As for when to release it, I think publishers need to get out there and test the water and try a combination of things. But I tell you this: the ebook will actually improve the quality of some paper-based, handhelds.

Anonymous said...

Nathan, I realise we can't just change the entire publishing industry ourselves, but I do see another option that no one here (or anywhere) seems to have considered.

Release the e-book and the paperback at the same time. There's not much difference in price between the two, and a lot of customers will buy these cheaper options.

After a while, release the hardcover. Include extras in it, like a foreword by the author, or a short story that won't be published anywhere else. Have the cover artist do a few illustrations inside. Make it special. Make it something the people who bought the cheap versions are going kick themselves for not holding out for.

Not only will you kill piracy, you'll double your income.

Chris (again)

scott g.f.bailey said...

@Kalika: You love books so much that you're willing to pay lots of cash for an e-reader (which is not a book) but you're willing to steal the e-file (which is a book). Huh?

scott g.f.bailey said...

Hey, Laura!

I wasn't trying to sound snarky; I was just wondering. I know a couple of people who can't remember the last time they were in a bookstore, and can't even tell you where to find one in this city.


Natasha Fondren said...

First, e-readers are of the convenience and instant gratification preference. They also want up-to-date, "NOW" stuff.

When the delayed release finally comes out, I'm more likely to buy what's NEW and not what's now OLD.

Second, I'll FORGET by the time it's released. Publishers don't market the paperback release a year (or whatever) nearly as much as they did the hardcover, and I don't expect the ebook release will be much different.

Third, if I want to read a book badly, I'll end up reading it in the library, with the intent to buy it when it comes out in ebook. But by then... again... I forget, because I've already read it.

Natasha Fondren said...

I also have to somewhat guiltily admit that I won't pay more than $9.99 for a book anymore, and often not even that.

Hardcovers are $27-$35 now. I simply can't afford it. I can't. The money is simply not there. If I had lots of excess money, I'd buy them just to support the authors, but... I just don't have it.

My income has stayed the same the last ten years. My groceries and gas and necessities have quadrupled. That took all my book money. (I used to spend $200 a month on books!)

Kristin Laughtin said...

Economics is not my strong point at all, so I have to come at this from my viewpoint only as a consumer:

I don't have an ebook reader yet, but I do plan to get one in the future. Right now I usually do wait for paperback releases of hardcover titles because they're often significantly cheaper. I have a lot of books to read. I can fill the time while I wait. So I would probably be willing to wait for an ebook version, even if it annoyed me a little to have to do so. But it seems a bit pointless to me if publishers are making roughly the same amount on ebooks and hardcovers for most titles. I'm not going to buy the hardcover just because that's all that's available. Chances are if I have to wait too long, I'll borrow it from a friend or the library, and the probability that I'll buy any copy of the book diminishes greatly then (unless I really, really like it.)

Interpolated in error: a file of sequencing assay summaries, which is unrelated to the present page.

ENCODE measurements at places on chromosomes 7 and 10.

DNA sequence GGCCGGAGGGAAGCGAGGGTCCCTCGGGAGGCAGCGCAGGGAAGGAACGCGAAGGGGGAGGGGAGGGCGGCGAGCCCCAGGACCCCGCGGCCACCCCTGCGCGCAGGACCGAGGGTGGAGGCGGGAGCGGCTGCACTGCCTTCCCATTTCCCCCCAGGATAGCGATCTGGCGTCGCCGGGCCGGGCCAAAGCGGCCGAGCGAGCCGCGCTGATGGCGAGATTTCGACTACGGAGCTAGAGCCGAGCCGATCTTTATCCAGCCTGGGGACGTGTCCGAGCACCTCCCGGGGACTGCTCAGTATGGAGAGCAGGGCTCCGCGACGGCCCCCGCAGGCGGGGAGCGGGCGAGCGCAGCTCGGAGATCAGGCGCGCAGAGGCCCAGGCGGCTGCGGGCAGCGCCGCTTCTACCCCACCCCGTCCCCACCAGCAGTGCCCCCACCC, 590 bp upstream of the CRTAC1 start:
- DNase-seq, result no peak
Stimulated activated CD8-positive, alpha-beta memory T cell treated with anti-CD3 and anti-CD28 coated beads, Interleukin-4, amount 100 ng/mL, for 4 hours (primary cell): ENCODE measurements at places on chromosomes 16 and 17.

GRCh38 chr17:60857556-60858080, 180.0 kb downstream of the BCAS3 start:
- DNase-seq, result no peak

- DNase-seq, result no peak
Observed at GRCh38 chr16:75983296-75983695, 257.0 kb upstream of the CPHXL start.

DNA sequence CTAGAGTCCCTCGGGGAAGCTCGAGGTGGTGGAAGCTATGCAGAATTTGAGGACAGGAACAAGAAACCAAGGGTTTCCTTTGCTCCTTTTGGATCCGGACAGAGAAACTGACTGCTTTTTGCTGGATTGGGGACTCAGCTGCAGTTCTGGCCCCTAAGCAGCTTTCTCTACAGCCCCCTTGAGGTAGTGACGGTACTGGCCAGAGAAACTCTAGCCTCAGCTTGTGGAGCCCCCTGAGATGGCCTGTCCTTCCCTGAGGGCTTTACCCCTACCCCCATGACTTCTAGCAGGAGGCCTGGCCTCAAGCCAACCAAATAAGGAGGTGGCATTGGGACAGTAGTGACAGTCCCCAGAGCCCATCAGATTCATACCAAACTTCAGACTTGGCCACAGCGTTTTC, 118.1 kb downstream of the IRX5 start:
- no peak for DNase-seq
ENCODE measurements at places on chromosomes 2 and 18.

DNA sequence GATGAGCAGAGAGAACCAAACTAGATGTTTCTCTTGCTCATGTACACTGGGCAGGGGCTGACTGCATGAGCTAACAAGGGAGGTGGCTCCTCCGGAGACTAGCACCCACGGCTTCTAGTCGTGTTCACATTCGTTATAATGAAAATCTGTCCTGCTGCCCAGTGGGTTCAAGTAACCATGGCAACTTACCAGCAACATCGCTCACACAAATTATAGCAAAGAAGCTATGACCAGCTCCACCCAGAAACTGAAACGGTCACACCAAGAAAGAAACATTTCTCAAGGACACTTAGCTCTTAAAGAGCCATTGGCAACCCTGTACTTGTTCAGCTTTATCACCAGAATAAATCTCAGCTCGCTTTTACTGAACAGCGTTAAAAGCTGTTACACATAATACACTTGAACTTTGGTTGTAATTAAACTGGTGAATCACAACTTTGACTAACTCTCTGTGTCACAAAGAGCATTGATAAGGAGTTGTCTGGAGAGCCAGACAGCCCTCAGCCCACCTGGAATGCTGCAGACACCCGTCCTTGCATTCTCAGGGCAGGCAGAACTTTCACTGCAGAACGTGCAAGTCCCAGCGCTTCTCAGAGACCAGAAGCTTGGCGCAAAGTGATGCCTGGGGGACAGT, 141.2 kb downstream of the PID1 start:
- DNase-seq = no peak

However, a lot of people I know wouldn't wait, and I think it would only be a matter of time before book piracy became a major issue. I think the publishers are running a huge risk of shooting themselves in the foot.

Nick said...

Personally I've never bought hardcovers beyond the first release Harry Potter books (hey, I was like 7 when the second book went to print. They were kinda big for me and everyone else my age as they came out, though I admit I loved them less with each passing year to the point that the last one I read solely out of obligation to finish the series) and the first two books of Inheritance Cycle, because I picked those up on the cheap. Generally I find hardcover books too inconvenient (price, I don't mind so much, considering I've payed much more for forms of entertainment which have lasted me much less time). Honestly I'm already only paying like $10/book. Agatha Christie tends to run $7.99-$9.99 depending upon what I'm getting, most of the books I pick up just browsing are in the $6.00 to $9.99 range. Aside from Fleming and the occasional book (like The Ghost), most of the paperbacks I pick up are $9.99 or less. My solution would be to do away with hardcovers. I know, the bigger price tag on hardcovers is what helps recup publishing costs. Maybe I'm wrong here, but it seems to me paperbacks costs less because they're cheaper to produce. So it would cost less to do a paperback-only run, and it might coax some people who would otherwise keep in the Kindle Camp due to cost differences into buying a hard copy (which, for me, would be victory, what with my dislike of e-readers). And if worse comes to worse, go back to printing on pulp.